Nuclear Medicine Technologist
Diagnostic Imaging can be hectic and fast paced. I compare it to working at a very busy restaurant. There’s so many things going at once and you’re trying to keep everything running. It would be nice to have the time to spend that extra minute with a patient and just talk to them, like they do on television, where they stop and have a deep profound conversation. I try to do my best.
In Nuclear Medicine, we inject radioactive tracers into patients and do things like taking pictures, bone scan imaging, stress testing, thyroid imaging, renal scans, brain imaging – a variety of things. Since the pandemic, infection control is a big factor. When the patient leaves, you have to clean and sterilize everything. All the camera and equipment needs to be wiped down before the next patient comes in. We were doing that before, but now it’s to another level. It’s time consuming, and of course the mask, gowns and visor took some getting used to, but it’s a routine now.
Our team here is small – there are three of us and everyone looks out for each other. I have gotten closer to my immediate coworkers because we end up interacting a lot more. It’s like a little work bubble. But I wish we could get out and socialize with the rest of the department more. We are no longer going to the cafeteria and catching up with people in CT and MRI. I miss those conversations.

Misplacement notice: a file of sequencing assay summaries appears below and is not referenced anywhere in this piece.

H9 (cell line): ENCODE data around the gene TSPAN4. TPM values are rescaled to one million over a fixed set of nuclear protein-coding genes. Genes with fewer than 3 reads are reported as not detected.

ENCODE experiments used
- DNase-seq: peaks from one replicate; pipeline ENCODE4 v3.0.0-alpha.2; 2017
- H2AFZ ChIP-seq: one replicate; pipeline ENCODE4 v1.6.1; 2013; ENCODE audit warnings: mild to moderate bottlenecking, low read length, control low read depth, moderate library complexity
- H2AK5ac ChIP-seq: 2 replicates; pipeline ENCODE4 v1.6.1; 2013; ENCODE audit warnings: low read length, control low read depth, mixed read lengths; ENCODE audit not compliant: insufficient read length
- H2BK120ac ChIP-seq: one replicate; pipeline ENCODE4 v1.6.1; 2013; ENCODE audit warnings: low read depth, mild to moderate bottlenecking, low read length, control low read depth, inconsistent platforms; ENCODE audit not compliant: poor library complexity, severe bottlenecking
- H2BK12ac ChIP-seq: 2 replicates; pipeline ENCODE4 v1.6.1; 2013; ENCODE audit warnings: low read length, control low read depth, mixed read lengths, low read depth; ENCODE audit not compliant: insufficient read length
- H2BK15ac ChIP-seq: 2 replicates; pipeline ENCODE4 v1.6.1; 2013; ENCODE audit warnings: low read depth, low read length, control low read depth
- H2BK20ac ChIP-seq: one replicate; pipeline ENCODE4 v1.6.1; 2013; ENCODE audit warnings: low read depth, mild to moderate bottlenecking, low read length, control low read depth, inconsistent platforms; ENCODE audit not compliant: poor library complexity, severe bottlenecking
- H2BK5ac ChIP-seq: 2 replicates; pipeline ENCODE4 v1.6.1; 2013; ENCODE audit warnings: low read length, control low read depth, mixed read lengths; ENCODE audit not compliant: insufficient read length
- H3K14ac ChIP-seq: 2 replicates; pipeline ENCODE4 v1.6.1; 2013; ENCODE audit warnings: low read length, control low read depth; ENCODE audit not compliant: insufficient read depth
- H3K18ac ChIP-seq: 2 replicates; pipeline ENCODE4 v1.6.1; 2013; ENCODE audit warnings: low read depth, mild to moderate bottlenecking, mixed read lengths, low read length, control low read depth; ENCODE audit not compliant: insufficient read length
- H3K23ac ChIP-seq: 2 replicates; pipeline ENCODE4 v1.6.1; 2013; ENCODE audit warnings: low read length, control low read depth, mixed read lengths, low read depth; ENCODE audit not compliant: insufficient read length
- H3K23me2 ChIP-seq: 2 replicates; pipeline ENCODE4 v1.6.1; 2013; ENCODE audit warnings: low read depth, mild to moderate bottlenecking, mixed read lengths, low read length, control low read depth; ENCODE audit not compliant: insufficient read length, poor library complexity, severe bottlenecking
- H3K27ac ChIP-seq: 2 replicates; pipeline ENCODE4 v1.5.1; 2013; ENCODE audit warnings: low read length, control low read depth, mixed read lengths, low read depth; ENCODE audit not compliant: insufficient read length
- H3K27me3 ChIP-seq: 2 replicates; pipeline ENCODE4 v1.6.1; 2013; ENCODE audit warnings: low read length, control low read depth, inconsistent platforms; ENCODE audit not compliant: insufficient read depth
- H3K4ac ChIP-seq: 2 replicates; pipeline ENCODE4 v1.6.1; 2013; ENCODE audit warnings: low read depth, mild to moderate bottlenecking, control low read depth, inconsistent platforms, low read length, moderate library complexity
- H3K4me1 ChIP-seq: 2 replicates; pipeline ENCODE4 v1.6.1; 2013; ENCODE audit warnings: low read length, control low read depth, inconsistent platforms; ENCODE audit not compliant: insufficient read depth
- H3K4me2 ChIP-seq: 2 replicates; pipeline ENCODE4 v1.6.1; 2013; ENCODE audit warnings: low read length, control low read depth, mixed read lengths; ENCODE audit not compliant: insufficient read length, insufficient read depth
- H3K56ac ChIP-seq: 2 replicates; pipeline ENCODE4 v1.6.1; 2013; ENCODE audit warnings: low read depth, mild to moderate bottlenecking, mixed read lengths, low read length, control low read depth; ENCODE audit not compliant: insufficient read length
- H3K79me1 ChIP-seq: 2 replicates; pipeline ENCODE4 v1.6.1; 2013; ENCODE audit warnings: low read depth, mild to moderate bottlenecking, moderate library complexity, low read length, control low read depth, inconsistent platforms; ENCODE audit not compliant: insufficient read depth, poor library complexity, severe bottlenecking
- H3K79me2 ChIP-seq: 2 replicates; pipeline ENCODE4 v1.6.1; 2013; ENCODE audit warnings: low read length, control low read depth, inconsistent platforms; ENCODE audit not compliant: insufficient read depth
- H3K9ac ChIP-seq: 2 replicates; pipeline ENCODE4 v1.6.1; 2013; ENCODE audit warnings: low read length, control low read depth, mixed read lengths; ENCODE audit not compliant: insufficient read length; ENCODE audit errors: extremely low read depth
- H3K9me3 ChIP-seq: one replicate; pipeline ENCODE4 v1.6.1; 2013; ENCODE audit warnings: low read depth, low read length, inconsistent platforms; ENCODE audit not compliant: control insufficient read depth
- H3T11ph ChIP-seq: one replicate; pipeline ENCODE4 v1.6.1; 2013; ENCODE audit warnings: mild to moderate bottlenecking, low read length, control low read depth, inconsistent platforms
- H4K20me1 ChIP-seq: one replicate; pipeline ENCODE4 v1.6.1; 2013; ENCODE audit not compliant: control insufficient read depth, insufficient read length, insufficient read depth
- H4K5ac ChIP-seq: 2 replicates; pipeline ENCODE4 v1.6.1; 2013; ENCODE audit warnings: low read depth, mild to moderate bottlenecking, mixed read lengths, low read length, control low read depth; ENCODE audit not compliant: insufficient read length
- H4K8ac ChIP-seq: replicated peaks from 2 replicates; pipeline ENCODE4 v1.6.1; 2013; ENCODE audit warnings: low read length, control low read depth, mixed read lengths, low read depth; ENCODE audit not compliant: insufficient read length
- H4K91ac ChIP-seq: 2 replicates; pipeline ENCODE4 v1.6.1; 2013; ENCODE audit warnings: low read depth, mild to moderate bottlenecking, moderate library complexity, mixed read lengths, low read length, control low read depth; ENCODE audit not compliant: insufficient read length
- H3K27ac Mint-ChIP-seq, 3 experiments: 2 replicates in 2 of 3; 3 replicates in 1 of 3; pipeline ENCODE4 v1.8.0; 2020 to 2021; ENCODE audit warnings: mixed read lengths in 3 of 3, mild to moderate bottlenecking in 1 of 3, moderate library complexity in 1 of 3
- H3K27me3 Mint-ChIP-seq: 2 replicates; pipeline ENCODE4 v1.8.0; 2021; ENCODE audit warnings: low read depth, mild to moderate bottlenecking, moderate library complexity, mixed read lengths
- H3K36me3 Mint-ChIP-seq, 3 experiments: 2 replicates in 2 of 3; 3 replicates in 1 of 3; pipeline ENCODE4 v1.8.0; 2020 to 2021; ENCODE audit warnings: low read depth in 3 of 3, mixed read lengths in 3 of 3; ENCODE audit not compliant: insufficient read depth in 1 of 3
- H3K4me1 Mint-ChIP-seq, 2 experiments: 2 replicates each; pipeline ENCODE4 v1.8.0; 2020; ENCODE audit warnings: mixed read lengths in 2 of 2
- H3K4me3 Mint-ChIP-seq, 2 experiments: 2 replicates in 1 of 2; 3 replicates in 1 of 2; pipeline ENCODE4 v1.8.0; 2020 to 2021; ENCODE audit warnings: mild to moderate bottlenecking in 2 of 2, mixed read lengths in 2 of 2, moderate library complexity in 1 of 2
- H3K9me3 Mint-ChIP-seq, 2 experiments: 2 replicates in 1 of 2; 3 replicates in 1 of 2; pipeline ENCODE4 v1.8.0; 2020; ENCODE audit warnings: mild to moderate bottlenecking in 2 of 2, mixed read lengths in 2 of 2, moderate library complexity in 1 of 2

We went from seeing each other pretty much every weekend and now it can be months between visits.
My mom died three years ago and I think about the amount of time she was in the hospital. I can’t imagine her going through that without us around. I think about that all the time, especially when I see the inpatients who are here day in and day out, with nobody with them. It must be so isolating when you’re sick and feeling terrible. We’re all isolated to a certain extent in our personal lives, but this is the next level. We’re fortunate my mom didn’t have to go through this now.
COVID has really affected me. I get hit at work and at home too. I’ve been in a long distance, cross border relationship for over six years. We went from seeing each other pretty much every weekend and now it can be months between visits. We didn’t get to see each other for the whole summer, about five months.
He made it across right now and he’s with me for three months. We’re not sure what the future is going to be. The border is tighter and he has to go back in a couple months. I’m not sure what we are going to do. We hope COVID is going to get better, but you just don’t know. But, of course, I can’t take my patients with me and work remotely. It’s unfortunate.
It’s certainly more lonely these days with COVID. It’ll be nice when things are back to normal. I can’t wait.
Robert Dekker is a Nuclear Medicine Technologist in the Diagnostic Imaging department at St. Joseph’s Health Centre.
As told to Natalie Leung. Photos by Katie Cooper. This interview has been edited and condensed.